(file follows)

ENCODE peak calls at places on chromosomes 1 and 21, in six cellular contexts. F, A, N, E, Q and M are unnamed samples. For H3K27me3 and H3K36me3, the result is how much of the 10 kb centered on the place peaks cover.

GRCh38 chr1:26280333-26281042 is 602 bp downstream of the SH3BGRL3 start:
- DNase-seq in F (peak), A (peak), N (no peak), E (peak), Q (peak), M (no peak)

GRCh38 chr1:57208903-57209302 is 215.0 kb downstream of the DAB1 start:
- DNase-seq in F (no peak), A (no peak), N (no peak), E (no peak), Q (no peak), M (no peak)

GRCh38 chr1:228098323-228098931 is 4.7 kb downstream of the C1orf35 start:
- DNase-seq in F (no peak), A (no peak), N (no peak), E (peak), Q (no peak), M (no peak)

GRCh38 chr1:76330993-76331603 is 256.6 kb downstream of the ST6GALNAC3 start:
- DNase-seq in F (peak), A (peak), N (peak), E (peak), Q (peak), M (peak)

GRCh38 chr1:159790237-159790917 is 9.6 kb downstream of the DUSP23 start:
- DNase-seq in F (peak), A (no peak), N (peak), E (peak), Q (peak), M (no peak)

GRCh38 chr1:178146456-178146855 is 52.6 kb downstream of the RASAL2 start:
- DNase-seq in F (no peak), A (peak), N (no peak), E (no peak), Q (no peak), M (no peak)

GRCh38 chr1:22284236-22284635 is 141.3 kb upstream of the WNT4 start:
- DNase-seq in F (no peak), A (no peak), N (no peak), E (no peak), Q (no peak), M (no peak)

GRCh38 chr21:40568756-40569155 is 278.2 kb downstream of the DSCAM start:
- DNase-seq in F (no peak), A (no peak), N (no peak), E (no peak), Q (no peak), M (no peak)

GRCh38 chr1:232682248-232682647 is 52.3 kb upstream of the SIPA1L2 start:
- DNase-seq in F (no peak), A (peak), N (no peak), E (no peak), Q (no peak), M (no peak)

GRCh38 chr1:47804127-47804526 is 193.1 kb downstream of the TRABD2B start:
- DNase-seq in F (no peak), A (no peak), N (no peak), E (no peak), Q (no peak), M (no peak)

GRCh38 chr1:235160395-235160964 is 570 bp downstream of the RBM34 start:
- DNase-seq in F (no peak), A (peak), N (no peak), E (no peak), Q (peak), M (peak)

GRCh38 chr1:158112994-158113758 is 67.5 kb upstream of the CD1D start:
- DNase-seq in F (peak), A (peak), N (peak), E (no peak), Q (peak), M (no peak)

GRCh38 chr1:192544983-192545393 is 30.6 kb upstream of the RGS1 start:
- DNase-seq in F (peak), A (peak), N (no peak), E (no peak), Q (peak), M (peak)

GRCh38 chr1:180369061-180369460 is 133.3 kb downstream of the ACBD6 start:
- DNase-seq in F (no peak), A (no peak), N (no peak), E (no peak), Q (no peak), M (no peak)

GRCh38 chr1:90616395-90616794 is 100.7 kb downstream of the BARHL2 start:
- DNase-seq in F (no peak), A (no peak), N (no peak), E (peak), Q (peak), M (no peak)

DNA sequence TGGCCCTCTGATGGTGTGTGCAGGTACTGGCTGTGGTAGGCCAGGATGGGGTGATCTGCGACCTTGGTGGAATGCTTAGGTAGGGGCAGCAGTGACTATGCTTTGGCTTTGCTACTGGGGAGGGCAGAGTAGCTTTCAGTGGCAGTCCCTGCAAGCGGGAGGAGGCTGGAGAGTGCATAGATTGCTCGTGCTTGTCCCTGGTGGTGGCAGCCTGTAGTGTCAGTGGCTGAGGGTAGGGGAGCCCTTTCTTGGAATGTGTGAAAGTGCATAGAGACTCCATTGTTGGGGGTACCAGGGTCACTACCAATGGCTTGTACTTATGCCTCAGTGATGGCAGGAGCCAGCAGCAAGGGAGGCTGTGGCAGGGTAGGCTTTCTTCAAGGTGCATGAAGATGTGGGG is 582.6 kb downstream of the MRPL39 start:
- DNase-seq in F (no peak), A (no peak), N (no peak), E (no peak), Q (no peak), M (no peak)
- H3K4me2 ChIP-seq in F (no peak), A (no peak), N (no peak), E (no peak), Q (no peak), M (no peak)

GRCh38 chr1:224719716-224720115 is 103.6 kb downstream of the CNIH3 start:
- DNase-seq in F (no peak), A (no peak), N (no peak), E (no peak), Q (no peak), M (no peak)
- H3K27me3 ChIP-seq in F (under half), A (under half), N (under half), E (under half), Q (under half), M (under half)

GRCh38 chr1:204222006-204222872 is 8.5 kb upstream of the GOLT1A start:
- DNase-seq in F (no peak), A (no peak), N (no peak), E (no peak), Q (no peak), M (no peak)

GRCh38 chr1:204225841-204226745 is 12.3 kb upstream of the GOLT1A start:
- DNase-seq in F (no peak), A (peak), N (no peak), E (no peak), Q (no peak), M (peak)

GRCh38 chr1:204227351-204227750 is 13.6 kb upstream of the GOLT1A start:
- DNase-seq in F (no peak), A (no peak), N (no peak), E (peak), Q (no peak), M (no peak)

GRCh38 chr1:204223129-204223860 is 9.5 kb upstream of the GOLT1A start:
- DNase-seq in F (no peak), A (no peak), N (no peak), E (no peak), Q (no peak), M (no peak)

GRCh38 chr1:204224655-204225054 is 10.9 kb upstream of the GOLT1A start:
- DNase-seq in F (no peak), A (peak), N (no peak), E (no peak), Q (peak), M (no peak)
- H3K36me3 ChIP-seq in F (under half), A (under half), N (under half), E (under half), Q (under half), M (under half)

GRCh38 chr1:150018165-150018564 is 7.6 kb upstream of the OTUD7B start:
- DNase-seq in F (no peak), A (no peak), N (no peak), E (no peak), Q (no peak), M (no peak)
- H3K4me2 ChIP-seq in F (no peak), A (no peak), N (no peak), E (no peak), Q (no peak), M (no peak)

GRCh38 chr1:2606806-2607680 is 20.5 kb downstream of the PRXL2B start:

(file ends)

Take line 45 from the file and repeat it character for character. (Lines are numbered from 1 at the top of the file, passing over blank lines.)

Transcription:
- DNase-seq in F (no peak), A (no peak), N (no peak), E (no peak), Q (no peak), M (no peak)